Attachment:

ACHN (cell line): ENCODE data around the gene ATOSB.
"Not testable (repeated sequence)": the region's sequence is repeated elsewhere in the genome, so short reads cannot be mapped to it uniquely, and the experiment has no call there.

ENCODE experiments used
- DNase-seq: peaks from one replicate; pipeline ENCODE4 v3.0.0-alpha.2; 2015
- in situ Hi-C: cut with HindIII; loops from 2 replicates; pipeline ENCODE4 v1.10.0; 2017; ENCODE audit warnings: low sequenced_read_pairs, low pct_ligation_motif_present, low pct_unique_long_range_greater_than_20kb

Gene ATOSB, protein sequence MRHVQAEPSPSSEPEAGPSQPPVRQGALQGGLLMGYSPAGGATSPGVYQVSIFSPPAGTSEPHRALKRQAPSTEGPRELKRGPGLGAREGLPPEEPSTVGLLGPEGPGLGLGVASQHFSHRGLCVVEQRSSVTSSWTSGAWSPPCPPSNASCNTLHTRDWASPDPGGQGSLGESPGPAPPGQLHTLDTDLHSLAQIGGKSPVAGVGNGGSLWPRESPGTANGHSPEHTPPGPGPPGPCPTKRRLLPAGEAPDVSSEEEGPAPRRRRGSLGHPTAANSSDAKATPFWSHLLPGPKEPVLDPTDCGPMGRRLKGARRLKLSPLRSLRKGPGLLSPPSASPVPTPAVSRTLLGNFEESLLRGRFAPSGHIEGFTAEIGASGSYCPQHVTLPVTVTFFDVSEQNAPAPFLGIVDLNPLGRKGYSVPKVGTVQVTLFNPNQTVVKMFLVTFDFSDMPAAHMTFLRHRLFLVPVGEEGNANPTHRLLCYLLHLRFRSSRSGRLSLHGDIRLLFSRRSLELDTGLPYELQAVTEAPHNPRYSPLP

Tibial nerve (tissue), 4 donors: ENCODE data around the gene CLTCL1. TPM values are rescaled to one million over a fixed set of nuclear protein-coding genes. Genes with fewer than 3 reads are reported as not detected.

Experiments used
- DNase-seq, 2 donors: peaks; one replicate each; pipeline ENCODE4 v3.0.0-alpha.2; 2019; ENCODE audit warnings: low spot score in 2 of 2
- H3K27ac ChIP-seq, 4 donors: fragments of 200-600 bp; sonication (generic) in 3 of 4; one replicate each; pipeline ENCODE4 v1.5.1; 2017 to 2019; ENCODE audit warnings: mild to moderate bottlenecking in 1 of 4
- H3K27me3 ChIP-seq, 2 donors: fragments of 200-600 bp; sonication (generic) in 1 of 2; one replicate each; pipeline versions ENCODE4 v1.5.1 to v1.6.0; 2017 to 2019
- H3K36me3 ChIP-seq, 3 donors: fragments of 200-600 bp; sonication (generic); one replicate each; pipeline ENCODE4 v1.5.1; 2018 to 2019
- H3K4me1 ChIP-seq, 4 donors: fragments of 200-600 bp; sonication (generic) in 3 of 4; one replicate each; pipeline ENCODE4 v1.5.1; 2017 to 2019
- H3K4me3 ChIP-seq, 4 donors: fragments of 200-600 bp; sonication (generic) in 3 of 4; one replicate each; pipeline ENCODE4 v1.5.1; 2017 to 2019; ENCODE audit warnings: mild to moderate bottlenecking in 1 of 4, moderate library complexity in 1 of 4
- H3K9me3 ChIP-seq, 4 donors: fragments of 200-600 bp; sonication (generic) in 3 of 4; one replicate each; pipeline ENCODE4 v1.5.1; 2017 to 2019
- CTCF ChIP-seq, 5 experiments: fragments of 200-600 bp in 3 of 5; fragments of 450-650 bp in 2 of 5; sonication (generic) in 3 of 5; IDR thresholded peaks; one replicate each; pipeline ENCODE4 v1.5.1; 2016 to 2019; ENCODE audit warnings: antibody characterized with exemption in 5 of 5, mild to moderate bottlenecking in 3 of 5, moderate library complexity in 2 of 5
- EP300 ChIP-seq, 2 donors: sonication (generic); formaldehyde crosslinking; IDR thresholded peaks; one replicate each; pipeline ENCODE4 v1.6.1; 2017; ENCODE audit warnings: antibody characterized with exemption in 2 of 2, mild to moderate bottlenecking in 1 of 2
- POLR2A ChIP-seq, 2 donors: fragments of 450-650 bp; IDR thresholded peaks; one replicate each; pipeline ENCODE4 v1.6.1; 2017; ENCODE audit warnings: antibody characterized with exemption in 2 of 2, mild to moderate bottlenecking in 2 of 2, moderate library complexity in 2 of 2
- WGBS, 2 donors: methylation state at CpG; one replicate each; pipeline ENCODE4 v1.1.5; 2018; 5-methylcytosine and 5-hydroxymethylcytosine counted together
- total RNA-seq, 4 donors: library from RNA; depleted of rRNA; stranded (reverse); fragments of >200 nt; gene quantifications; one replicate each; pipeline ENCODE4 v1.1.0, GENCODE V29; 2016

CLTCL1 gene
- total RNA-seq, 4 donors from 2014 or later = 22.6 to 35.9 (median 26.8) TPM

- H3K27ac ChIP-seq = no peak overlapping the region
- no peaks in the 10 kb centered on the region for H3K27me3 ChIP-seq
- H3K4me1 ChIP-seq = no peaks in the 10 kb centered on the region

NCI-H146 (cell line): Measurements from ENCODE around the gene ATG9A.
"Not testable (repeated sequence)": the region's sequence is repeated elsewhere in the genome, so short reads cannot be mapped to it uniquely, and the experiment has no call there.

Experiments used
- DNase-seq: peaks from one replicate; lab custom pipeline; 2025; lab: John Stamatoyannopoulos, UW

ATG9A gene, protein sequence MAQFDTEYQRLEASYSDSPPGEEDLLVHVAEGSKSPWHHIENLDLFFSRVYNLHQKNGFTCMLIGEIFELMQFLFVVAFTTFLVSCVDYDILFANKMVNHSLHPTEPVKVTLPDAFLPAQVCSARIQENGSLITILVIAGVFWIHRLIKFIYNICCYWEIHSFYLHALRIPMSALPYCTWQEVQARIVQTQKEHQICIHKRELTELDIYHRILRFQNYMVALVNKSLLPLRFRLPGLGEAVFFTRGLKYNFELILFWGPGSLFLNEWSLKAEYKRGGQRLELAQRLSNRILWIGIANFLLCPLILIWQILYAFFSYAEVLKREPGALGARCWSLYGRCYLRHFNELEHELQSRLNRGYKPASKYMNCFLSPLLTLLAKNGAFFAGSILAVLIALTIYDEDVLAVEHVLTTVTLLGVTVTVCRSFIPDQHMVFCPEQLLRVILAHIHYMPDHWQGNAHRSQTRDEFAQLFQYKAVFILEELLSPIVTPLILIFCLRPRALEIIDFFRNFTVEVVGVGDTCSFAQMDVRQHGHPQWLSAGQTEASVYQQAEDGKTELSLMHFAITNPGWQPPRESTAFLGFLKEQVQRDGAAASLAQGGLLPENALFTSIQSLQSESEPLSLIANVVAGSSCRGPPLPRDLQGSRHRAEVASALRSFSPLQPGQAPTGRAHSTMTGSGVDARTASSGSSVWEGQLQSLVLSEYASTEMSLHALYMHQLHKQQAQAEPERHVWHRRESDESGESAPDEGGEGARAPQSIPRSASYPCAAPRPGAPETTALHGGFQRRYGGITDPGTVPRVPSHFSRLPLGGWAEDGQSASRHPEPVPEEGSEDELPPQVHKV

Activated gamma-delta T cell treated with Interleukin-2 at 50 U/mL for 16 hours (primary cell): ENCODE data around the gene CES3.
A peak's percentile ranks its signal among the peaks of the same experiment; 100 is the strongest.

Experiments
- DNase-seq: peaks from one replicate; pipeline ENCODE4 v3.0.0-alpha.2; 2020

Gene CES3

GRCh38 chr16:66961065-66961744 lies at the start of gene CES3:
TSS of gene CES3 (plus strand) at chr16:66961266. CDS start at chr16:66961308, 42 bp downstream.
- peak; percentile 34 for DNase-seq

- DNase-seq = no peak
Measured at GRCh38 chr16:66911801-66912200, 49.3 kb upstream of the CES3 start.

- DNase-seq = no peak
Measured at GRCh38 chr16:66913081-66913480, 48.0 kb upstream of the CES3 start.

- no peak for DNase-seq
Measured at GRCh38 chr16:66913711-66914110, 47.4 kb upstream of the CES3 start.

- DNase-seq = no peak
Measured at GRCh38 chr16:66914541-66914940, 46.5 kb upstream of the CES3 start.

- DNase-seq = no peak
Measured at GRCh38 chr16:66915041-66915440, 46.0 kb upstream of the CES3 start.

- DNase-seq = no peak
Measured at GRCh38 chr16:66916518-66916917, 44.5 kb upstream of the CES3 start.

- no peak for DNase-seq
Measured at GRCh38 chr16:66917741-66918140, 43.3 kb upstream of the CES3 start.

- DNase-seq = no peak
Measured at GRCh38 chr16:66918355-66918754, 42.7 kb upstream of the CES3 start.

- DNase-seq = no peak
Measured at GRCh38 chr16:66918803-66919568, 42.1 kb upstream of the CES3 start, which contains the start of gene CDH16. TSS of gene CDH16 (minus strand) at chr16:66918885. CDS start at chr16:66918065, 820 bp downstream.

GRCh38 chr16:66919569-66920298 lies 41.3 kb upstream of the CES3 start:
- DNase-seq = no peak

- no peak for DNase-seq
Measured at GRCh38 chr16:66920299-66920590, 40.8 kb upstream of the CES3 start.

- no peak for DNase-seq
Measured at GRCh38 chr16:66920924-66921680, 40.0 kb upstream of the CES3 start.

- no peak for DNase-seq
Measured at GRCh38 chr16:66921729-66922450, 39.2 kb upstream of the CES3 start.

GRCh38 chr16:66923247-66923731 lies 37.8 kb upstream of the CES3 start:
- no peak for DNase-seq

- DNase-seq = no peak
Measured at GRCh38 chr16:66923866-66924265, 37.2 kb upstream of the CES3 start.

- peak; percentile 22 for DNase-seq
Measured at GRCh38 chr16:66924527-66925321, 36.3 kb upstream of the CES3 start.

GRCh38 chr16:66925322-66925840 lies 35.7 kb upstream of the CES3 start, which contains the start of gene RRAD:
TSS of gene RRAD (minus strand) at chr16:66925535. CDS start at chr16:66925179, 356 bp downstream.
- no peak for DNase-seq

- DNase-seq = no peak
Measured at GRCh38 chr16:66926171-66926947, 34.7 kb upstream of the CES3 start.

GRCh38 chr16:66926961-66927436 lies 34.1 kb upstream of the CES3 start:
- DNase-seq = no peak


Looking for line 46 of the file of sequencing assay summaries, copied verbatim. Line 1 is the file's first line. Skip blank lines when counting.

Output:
Measured at GRCh38 chr16:66914541-66914940, 46.5 kb upstream of the CES3 start.